19. The plaintiff cannot take any advantage of the judgment of the Supreme Court in as in that case there were averments and counter averments made by the parties in regard to exclusion from possession. In the present case the exclusion has certainly been admitted in the plaint, and the letters prior to the institution of the suit reproduced in the plaint, even demonstrate the same state of affairs. As far as the relief of rendition of accounts is concerned, the plaintiff has stated in the plaint that she is not in possession of any information which would help her in computing the amount due and payable to her in relation to the rent payable for the various properties, subject matter of the suit, as it is a pious hope of the plaintiff, as stated in paragraphs that she expects that on true and correct rendition of accounts the amounts may be Rs. 10 crores or more but as of today she cannot determine the exact amount due and payable to her. As such she has paid the fixed court fee with an undertaking to pay the balance court fee upon true and correct rendition of accounts.

20. In the case of Smt. Surinder Kaur and Ors. v. S. Rajdev Singh and Ors. [CS(OS) No. 1806/1999] decided on 27th October, 2005, the court held as under:-

16. Coming to the last contention raised on behalf of the defendants/applicants that the plaintiffs ought to have paid the ad valorem court fee in relation to the claim of rendition of accounts as well, it may be noticed that in the prayer clause, the plaintiffs have claimed a sum of Rs.54 crores which according to them could be payable to them in accordance with true and correct rendition for settlement of accounts. According to the applicants this sum of Rs.54 crores is based upon rational basis calculated by the plaintiffs and is not an imaginary figure. The plaintiffs, in fact, in their plaint have referred to the very basis of these Rs.54 crores including the letters exchanged between the parties. In this regard, reference has been made to some of the paragraphs in the plaint as well as paragraphs 15 and 32 of the replication filed by the plaintiffs.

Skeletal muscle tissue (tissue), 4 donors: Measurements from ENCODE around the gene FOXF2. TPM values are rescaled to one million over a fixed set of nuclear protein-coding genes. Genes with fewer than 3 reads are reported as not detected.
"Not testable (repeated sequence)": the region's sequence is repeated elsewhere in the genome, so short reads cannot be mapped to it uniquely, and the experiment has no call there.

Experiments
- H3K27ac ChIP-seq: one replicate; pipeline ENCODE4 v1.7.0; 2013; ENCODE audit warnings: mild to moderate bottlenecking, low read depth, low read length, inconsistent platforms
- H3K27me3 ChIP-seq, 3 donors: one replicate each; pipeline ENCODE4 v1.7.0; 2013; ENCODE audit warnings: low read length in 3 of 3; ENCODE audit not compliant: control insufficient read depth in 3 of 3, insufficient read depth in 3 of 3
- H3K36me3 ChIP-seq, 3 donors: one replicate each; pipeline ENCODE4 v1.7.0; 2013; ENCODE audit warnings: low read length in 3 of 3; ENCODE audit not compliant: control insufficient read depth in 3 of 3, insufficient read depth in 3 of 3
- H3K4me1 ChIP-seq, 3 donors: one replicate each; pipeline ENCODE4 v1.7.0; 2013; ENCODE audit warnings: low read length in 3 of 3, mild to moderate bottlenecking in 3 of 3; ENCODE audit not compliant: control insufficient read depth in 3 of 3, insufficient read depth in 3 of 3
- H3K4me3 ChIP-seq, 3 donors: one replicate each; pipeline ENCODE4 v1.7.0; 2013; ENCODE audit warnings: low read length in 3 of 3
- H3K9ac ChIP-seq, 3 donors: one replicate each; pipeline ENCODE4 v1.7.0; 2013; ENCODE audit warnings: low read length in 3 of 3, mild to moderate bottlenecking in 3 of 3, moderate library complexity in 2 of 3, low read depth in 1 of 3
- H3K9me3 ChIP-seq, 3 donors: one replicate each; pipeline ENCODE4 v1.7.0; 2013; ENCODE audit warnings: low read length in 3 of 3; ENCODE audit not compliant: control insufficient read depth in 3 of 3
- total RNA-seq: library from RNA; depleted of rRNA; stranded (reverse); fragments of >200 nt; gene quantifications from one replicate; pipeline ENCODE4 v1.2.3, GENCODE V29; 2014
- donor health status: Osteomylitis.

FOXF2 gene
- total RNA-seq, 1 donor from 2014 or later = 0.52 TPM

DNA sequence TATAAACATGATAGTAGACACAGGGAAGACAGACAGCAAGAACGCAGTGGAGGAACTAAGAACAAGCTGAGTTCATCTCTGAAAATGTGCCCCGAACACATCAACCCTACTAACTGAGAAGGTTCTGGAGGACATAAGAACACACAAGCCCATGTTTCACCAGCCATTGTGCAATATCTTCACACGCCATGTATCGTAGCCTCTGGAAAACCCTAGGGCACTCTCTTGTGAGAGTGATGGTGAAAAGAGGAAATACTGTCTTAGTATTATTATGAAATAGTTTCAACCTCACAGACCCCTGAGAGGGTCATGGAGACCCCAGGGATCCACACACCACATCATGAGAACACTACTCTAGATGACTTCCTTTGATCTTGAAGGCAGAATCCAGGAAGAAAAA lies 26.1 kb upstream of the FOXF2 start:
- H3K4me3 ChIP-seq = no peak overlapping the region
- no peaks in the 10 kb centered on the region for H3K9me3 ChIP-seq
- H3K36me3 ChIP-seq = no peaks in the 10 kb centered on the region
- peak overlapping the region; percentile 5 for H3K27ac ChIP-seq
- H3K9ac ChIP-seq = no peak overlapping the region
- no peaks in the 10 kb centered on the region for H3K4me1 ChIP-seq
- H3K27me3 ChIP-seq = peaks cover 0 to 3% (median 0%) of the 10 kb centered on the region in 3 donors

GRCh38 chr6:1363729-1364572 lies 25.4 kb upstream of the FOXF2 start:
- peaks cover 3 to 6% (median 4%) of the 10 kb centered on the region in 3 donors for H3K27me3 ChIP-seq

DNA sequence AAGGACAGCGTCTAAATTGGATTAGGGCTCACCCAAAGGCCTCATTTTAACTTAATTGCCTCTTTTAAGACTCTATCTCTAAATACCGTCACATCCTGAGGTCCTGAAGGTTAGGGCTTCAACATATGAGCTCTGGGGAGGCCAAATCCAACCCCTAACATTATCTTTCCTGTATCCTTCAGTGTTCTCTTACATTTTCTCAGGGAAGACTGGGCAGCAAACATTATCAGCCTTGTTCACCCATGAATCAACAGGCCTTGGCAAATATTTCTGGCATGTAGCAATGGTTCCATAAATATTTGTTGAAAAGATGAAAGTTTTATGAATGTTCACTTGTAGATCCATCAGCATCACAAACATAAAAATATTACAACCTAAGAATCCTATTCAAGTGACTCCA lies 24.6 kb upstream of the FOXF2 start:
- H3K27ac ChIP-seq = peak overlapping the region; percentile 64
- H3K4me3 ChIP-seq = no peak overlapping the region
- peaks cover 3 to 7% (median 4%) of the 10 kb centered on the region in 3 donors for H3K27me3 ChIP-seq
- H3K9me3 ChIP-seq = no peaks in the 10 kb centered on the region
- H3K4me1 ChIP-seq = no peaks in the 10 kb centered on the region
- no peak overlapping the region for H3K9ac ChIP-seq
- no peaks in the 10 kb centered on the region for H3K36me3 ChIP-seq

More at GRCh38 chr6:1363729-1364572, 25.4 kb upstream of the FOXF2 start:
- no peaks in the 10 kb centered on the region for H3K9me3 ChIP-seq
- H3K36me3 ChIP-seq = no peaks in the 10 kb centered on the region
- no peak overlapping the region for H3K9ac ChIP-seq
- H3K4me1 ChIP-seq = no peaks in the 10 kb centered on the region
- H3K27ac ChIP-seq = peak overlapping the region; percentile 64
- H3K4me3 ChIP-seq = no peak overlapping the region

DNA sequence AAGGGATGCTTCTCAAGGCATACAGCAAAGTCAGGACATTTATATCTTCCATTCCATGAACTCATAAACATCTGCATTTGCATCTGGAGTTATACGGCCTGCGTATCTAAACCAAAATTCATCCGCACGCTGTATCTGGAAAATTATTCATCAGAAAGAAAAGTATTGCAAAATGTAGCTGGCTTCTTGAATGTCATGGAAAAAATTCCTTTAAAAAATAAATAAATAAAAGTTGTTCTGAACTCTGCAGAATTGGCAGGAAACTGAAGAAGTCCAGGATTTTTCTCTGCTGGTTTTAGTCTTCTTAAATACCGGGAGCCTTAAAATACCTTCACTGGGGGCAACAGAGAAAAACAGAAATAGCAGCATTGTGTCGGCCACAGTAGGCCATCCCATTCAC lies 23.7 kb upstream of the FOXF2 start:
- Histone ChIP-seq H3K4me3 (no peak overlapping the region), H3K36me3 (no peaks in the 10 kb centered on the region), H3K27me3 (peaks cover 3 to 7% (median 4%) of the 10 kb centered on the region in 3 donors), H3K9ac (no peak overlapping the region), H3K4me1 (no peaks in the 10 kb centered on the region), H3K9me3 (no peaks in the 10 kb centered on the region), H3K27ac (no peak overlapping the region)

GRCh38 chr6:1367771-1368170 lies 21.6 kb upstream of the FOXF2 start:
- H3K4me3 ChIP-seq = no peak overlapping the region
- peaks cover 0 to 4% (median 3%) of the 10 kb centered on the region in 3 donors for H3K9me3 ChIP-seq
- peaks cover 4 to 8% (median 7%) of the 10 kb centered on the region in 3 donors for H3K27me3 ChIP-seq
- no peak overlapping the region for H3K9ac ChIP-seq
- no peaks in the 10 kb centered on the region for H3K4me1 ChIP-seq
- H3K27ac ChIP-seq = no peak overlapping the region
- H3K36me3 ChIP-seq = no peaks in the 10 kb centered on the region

17. Specific emphasis has been placed on the averments made in the plaint as well as paragraphs 26 and 29 of the reply to the preliminary objections and merits in the replication, that according to the plaintiffs, partners have invested about Rs. 50 crores in reconstruction and refurnishing of the hotel and also that the firm had invested more than Rs.50 crores in additions and alterations. Another averment made in the pleadings of the parties and the correspondence exchanged between them is that the defendants were ready to pay to the plaintiffs for such consideration in furtherance to the writing of the plaintiffs themselves. As such these provided definite data so as to value the suit for the purposes of court fee and jurisdiction. The plaintiffs could not have valued the suit for the purposes of pecuniary jurisdiction at Rs.54 crores and for the purposes of payment of court fee at a fixed sum of Rs.20/- . A reference was also made to the letter dated 13th May, 1999 in regard to the offer of the plaintiffs for valuation of the partnership properties. The learned counsel appearing for the applicant, while relying upon the judgment afore-referred as well as on the judgments of this court in the case of Wockhardt Veterinary Ltd. v. Raj Medicos and Anr. 1998 VI AD (Delhi) 1 argued that the plaint of the plaintiffs is liable to be rejected for non-payment of ad valorem court fee. With emphasis, he relied upon the following observations of the court:-